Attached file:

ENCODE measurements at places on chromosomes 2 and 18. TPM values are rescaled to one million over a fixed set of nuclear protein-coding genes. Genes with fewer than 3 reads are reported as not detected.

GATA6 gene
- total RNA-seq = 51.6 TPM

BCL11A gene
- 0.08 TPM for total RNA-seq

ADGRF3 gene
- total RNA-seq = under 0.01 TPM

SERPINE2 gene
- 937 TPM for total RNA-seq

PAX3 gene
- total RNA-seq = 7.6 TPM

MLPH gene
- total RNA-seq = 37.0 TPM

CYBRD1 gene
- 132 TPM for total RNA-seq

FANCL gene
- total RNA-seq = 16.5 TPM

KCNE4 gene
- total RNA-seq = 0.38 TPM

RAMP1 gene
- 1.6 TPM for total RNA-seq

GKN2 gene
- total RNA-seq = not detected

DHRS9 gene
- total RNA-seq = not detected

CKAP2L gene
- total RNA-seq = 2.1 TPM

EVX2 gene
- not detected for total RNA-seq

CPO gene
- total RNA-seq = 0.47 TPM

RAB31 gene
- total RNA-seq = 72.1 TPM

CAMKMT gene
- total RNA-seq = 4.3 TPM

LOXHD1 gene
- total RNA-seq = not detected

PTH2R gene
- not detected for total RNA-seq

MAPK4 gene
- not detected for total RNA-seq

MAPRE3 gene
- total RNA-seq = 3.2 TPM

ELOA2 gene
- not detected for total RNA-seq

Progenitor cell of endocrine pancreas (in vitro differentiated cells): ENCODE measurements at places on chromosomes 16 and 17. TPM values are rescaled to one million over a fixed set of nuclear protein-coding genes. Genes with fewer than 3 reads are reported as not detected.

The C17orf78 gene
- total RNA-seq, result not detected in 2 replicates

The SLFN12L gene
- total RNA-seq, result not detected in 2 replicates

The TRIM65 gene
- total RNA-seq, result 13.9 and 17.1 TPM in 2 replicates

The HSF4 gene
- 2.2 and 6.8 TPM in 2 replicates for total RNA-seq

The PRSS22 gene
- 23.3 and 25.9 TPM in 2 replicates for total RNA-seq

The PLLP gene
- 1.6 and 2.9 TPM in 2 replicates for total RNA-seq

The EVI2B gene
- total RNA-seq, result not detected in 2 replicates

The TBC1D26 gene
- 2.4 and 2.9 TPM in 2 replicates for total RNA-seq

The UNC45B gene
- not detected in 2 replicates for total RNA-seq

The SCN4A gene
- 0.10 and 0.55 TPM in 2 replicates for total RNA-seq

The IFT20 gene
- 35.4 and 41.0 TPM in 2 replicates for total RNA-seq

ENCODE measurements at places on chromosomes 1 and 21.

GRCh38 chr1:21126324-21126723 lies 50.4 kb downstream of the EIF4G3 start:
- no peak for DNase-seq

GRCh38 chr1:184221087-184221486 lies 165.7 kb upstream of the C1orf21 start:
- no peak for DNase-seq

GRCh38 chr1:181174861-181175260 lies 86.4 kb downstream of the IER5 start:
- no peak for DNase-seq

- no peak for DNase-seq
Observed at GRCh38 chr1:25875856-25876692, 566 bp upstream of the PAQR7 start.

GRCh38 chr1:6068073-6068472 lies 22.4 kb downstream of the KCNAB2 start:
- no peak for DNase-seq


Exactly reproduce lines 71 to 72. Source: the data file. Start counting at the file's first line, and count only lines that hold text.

- no peak for DNase-seq

GRCh38 chr1:184221087-184221486 lies 165.7 kb upstream of the C1orf21 start: